The view that there are guardian angels watching over children has been a significant belief in the popular piety of Roman Catholicism. Angels are also regarded as the conductors of the souls of the dead to the supraterrestrial world.Who is the guardian angel of Israel? ›
Alongside archangel Michael, Gabriel is described as the guardian angel of Israel, defending this people against the angels of the other nations. In Kabbalah, Gabriel is identified with the sephirah of Yesod. Gabriel also has a prominent role as one of God's archangels in the Kabbalah literature.Who is the Angel of Death in Judaism? ›
Azrael (/ˈæzriəl/; Hebrew: עֲזַרְאֵל, romanized: ʿǍzarʾēl, 'God has helped'; Arabic: عزرائيل, romanized: ʿAzrāʾīl or ʿIzrāʾīl) is the angel of death in some Abrahamic religions, namely Islam, Christian popular culture and some traditions of Judaism.What is forbidden in Judaism? ›
In the Hebrew Bible, sexual relationships between siblings are forbidden to Jews but permissible to Gentiles (non-Jews). The relationships forbidden by Leviticus 18 are: One's genetic relative (Leviticus 18:6) One's mother (Leviticus 18:7) One's father (Leviticus 18:7)
The scriptures are clear about the role of “ministering angels,” as Mormon testified: “It is by faith that angels appear and minister unto men; wherefore, if these things have ceased wo be unto the children of men, for it is because of unbelief.” (Moro. 7:37.)How do you know if an angel is with you? ›
When angels are near, some experts say you may notice a cool breeze, a dip in temperature in the room or feel a warm, loving presence close by. Some have experienced ringing in the ears or tingling on the crown of their head, which they believe are signs that the angels are trying to communicate.Is archangel Michael Jesus? ›
Jehovah's Witnesses believe Michael to be another name for Jesus in heaven, in his pre-human and post-resurrection existence. They say the definite article at Jude 9—referring to "Michael the archangel"—identifies Michael as the only archangel.Who is the leader of the angels of God? ›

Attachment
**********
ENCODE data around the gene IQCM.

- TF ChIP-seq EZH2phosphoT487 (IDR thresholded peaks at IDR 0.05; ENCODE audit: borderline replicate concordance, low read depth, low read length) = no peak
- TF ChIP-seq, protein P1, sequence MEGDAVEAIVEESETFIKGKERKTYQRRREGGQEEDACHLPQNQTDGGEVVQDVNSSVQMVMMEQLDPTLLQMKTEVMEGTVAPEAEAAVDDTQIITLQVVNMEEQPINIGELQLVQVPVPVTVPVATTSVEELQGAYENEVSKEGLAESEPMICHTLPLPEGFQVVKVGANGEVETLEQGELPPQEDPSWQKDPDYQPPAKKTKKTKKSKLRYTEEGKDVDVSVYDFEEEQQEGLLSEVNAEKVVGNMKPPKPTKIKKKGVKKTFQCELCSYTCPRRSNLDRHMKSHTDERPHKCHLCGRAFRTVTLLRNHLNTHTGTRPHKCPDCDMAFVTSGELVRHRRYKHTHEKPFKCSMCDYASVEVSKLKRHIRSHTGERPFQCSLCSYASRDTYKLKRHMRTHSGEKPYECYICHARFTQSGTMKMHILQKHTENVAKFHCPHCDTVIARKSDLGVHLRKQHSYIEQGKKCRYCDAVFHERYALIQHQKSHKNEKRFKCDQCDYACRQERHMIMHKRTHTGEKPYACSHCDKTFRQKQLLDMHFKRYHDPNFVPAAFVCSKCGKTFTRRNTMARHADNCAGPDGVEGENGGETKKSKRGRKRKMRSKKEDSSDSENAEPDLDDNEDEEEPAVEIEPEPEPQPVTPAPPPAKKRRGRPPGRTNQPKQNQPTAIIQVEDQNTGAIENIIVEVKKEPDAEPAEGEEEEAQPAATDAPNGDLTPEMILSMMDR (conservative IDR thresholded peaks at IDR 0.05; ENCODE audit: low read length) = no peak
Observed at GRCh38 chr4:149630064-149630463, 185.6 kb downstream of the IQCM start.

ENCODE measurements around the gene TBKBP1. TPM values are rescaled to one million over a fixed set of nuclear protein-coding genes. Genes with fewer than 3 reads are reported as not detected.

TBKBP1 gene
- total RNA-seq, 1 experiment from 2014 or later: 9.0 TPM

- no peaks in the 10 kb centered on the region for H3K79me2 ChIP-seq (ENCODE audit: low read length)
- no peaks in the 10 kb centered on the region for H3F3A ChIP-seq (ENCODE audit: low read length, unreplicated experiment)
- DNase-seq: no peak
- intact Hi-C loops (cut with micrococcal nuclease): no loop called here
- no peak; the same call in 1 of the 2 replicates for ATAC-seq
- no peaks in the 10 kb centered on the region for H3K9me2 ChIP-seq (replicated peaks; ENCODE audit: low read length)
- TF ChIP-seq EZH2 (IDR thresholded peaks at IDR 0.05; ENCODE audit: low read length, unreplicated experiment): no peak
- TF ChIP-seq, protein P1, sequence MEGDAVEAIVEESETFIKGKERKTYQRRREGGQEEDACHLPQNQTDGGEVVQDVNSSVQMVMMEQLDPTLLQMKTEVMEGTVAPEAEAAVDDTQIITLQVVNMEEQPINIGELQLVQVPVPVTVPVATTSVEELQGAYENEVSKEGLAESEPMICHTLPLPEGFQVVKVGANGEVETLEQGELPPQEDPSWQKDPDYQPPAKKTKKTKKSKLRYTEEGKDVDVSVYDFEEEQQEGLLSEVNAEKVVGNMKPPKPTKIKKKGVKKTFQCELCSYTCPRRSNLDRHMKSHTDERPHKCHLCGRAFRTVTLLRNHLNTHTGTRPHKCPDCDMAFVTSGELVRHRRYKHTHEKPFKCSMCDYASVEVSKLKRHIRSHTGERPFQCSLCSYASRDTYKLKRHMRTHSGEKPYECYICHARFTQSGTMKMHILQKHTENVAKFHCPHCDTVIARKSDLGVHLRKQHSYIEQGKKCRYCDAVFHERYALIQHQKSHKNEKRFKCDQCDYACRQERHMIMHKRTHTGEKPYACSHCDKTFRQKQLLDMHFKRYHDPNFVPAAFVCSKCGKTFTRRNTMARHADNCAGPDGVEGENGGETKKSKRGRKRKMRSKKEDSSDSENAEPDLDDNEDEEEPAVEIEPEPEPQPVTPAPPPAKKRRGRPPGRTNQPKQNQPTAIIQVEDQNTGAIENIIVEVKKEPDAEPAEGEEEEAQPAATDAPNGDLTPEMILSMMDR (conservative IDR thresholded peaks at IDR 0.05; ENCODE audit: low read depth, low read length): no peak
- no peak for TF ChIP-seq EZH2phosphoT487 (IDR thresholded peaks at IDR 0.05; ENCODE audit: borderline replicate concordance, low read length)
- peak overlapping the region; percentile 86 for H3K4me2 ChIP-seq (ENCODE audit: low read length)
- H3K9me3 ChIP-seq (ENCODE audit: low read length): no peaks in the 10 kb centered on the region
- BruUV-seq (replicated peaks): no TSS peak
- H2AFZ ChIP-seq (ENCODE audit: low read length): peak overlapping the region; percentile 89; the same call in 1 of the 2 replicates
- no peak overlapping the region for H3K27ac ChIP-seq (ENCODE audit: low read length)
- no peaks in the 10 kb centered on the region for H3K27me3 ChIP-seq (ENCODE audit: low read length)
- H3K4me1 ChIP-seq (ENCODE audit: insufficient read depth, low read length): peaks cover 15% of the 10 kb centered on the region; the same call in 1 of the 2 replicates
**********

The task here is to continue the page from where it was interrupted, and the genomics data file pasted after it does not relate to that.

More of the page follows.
Michael the Archangel, in the Bible and in the Qurʾān (as Mīkāl), one of the archangels. He is repeatedly depicted as the “great captain,” the leader of the heavenly hosts, and the warrior helping the children of Israel.Who was the angel that went before the Israelites? ›
Jehovah's Witnesses teach that the angel who brought the Israelites into their promised land and would not pardon transgression because God's name was in him (Exodus 23:20–21) was "God's firstborn Son", the pre-existent Christ, also called the archangel Michael, the Prince of the people of Israel mentioned in Daniel 10 ...
Judaism is no stranger to angels. Jewish scriptures only name two — Michael and Gabriel, mentioned in the Book of Daniel, plus Raphael who appears in the apocryphal books of Enoch and Tobit.What 4 angels are mentioned in the Bible? ›
Gabriel, Michael, and Raphael are always mentioned; the other archangels vary, but most commonly include Uriel, who is mentioned in 2 Esdras.Who created the angels? ›
According to the Summa Theologica, angels were created instantaneously by God in a state of grace in the Empyrean Heaven (LXI. 4) at the same time when he created all the contents of the corporeal world (LXI. 3). They are pure spirits whose life consists in knowledge and love.Do Jews allow condoms? ›
Almost all Jewish authorities would permit the use of condoms to protect against sexually transmitted infections. Unlike some faith traditions which view abortion as murder, Jewish law does not consider abortion as such because the fetus is not considered a 'life' or a 'person' with independent rights.What is the unforgivable sin in Judaism? ›
One eternal or unforgivable sin (blasphemy against the Holy Spirit), also known as the sin unto death, is specified in several passages of the Synoptic Gospels, including Mark 3:28–29, Matthew 12:31–32, and Luke 12:10, as well as other New Testament passages including Hebrews 6:4–6, Hebrews 10:26–31, and 1 John 5:16.Can Jews eat icecream? ›
Dairy. This includes all foods containing or derived from milk, such as butter, cheese, yogurt and ice cream. These products must come from milk from a kosher animal and be processed on equipment kept completely separate from meat.